“Ultimately put yourself in other people’s shoes. ” – Giovanni D’Amaro

Photo: Roberta Mauro
Photo: Roberta Mauro

Exclusive Interview with Giovanni D’Amaro – Writer/ Director

Giovanni D’Amaro is a 36-year-old writer and director from Naples who lives in Rome. After his graduation with honors in Architecture at the University of Naples “Federico II” with a thesis about cinema and the city, he decided to pursue writing and filmmaking. He started by reading books on cinema, taking classes in acting, cinematography, writing, and directing at the National Film School in Rome, and attending masterclasses with Giuseppe Tornatore and other directors. As a result of this training, he made short films, such as the commercial for Pompeii which won a 3000 € prize in 2010 and aired on networks worldwide, from China to USA.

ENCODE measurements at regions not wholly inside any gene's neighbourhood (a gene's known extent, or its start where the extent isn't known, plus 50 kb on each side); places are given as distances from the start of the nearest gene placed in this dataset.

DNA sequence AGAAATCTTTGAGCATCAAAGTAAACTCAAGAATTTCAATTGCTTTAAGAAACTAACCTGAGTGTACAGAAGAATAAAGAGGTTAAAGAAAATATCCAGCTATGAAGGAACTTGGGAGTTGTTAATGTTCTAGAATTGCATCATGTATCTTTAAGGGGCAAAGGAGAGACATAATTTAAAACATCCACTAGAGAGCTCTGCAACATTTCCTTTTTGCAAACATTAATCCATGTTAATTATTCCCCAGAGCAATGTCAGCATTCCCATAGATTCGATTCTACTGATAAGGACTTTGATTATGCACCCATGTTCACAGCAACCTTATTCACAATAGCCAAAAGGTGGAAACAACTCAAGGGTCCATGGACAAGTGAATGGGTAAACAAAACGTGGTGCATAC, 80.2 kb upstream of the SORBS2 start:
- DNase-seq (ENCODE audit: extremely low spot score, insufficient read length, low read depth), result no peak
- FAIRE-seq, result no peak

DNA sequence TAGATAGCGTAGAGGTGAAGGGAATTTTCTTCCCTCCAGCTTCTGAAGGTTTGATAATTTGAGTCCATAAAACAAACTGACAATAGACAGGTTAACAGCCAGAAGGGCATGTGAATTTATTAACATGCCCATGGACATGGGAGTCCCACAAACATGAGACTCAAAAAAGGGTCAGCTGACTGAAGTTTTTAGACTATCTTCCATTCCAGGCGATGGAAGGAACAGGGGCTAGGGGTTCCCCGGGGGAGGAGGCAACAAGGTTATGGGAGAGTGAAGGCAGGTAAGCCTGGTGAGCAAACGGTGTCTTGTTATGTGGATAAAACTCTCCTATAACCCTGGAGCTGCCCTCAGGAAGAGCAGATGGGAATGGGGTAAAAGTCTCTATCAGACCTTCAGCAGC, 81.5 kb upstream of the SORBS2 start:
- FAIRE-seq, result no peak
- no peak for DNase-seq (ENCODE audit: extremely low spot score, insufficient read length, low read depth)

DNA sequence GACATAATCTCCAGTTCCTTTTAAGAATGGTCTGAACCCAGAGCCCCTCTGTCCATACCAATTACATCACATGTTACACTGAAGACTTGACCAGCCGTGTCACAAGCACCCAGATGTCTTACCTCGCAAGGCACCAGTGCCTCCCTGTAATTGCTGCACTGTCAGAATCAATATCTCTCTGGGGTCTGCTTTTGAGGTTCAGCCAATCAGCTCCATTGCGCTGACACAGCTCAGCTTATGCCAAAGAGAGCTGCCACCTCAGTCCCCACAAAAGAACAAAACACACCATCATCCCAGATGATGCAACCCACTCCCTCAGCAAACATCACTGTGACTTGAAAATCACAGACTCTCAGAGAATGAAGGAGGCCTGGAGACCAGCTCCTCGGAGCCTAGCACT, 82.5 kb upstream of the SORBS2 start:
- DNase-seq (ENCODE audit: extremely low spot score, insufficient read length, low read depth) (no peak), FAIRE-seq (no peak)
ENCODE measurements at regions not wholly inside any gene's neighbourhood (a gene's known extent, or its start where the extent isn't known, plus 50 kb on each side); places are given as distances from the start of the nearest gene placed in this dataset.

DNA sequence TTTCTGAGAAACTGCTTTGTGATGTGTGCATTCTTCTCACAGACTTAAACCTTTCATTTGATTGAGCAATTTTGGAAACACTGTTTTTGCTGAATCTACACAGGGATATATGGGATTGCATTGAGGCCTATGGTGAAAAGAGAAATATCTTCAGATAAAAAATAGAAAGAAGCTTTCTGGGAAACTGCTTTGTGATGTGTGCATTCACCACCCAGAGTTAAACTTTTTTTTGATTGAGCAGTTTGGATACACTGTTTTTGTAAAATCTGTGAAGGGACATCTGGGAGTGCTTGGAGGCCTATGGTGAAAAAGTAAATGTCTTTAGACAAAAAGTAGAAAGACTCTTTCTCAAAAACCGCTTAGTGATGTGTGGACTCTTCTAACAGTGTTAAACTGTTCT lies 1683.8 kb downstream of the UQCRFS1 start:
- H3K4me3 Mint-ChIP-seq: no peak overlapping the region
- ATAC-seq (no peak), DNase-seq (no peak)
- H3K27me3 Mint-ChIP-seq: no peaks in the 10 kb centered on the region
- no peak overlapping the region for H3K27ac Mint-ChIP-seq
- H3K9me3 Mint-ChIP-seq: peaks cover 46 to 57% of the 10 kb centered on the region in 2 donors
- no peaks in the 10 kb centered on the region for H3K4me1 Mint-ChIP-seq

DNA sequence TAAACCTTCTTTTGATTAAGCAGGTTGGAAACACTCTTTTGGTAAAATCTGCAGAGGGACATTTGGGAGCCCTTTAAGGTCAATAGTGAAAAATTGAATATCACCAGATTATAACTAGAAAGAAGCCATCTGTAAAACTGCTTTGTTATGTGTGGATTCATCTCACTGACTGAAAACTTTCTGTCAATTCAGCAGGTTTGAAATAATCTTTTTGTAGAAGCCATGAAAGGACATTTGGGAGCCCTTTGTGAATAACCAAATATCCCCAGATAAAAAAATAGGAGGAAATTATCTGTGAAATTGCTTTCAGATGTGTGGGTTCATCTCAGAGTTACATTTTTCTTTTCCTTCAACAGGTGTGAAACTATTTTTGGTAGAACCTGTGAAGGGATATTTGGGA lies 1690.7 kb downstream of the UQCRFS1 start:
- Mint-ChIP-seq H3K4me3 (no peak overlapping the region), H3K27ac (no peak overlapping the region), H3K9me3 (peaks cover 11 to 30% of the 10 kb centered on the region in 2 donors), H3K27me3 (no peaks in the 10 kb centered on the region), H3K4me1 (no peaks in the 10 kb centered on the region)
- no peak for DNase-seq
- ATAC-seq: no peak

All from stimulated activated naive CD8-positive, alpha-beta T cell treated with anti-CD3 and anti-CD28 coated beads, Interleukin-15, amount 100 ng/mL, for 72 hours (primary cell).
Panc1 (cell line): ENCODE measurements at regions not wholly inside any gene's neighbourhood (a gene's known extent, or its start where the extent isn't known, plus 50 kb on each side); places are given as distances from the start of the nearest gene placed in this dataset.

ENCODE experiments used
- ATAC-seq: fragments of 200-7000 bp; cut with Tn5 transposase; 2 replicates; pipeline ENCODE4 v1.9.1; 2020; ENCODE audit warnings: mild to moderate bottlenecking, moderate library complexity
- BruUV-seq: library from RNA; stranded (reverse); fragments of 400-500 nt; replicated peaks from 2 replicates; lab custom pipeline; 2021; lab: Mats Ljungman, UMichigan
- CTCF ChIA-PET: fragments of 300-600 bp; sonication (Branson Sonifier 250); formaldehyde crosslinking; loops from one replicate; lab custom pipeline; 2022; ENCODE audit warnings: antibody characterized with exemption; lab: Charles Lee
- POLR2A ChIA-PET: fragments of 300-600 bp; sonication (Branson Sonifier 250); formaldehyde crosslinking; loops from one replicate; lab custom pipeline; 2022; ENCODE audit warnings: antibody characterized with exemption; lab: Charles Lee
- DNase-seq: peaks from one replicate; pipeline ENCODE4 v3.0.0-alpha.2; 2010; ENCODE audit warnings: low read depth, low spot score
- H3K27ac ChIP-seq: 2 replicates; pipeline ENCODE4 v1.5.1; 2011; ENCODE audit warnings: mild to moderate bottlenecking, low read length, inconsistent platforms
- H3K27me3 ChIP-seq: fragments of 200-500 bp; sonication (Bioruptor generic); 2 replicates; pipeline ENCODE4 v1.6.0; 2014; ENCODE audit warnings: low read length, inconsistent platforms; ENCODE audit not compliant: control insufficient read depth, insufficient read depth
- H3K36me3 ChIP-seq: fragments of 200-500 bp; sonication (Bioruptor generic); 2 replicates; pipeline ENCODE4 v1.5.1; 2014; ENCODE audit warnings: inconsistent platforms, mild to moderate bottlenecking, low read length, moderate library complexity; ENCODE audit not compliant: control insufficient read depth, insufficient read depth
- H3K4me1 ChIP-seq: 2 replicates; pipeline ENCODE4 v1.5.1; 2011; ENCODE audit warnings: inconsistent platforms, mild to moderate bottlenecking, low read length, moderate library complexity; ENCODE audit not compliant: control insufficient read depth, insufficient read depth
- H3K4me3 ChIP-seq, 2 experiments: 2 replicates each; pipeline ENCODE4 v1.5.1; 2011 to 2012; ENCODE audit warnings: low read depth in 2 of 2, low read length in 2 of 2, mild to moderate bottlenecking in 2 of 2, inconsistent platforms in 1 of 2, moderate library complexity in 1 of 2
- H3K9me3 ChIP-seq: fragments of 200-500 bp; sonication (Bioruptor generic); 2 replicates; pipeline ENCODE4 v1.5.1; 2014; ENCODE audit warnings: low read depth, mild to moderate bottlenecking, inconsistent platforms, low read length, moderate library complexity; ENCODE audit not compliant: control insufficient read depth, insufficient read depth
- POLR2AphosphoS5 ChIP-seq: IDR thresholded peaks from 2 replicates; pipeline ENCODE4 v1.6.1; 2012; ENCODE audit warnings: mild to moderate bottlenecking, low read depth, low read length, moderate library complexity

In 2015, supported by a letter of reference from Oscar-winning producer of The Great Beauty Nicola Giuliano, he was shortlisted at the NYU Tisch School and accepted at the Master in Filmmaking at the London Film School, where he studied with Stephen Frears and Mike Leigh. Having dropped the course after a few months for financial reasons, Giovanni went back to Italy, but felt not discouraged at all. Instead, he kept pursuing his dream by earning a scholarship at the Master in Screenwriting at the University of Padua, where he wrote his first feature screenplay, Death is Contagious. Shortly after Giovanni realized that, although it had a strong premise, the story was not well told. It needed to be more vast, more ambitious, more imaginative, just like the stories he had read and loved. So, he started over by writing it in the form of a novel, with the aim of publishing it and someday writing a film adaptation from it.